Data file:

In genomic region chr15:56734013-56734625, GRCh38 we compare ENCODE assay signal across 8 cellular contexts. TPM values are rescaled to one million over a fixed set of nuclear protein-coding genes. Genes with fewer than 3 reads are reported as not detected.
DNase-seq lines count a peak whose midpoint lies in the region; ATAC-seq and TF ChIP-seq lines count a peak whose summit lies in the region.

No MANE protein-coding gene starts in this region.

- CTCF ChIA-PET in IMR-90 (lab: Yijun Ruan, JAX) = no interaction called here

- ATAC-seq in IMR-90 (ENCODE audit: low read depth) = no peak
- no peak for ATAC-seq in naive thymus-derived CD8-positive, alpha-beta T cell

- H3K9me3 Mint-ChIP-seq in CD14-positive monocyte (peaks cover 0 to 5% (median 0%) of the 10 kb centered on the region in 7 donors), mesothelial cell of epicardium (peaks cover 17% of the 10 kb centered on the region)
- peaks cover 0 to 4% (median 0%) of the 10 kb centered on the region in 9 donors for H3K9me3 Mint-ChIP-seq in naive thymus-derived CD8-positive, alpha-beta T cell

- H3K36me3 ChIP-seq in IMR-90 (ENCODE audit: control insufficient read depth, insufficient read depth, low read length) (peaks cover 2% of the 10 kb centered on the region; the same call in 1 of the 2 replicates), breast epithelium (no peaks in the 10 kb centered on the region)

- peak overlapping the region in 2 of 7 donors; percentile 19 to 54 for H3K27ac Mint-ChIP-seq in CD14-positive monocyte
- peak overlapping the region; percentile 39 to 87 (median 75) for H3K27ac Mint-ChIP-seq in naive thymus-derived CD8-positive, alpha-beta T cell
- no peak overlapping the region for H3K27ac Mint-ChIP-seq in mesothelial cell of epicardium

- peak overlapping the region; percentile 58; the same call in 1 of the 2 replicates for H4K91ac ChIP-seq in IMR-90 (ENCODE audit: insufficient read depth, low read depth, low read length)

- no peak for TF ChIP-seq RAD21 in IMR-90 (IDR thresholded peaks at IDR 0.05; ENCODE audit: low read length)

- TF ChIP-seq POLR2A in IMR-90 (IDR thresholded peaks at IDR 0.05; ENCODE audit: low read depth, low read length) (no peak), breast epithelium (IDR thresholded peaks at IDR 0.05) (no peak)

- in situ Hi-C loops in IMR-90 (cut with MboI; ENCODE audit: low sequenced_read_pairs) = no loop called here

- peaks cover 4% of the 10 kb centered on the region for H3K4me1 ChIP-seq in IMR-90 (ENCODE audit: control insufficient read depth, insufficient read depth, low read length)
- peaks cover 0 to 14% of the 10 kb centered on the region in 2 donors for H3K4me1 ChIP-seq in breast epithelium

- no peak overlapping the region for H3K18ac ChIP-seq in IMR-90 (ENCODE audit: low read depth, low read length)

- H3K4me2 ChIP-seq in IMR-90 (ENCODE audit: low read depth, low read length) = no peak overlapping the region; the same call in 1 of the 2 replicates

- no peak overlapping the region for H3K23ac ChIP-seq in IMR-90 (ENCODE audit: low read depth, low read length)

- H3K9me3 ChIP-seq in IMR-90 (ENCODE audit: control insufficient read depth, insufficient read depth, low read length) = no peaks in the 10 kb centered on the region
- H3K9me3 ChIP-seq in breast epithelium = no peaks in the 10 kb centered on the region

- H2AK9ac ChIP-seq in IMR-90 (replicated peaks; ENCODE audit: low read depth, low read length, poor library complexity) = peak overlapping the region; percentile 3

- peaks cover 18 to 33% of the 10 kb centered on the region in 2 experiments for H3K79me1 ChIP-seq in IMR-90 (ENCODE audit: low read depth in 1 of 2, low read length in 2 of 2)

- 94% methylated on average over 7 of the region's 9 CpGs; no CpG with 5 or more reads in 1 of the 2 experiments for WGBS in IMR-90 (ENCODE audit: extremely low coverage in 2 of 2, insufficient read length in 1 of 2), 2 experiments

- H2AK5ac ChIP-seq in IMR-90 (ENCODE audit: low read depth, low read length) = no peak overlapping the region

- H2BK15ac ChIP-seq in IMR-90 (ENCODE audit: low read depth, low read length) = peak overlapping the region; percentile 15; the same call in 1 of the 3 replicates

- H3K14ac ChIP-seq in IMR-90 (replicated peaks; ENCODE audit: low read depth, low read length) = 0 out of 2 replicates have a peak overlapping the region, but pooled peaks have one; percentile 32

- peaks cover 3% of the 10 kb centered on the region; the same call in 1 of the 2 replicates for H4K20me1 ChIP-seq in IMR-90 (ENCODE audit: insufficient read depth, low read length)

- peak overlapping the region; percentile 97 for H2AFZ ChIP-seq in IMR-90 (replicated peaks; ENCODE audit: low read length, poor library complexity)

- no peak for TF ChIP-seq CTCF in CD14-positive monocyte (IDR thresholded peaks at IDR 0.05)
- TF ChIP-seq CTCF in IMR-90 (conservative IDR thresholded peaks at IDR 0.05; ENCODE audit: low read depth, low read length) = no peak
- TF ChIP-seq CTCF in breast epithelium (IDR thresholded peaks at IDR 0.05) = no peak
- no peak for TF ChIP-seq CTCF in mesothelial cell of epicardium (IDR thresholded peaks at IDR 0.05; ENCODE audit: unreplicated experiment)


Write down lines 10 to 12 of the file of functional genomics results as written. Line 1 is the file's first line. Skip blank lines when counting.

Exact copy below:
- peak overlapping the region in 2 of 7 donors; percentile 19 to 54 for H3K27ac Mint-ChIP-seq in CD14-positive monocyte
- peak overlapping the region; percentile 39 to 87 (median 75) for H3K27ac Mint-ChIP-seq in naive thymus-derived CD8-positive, alpha-beta T cell
- no peak overlapping the region for H3K27ac Mint-ChIP-seq in mesothelial cell of epicardium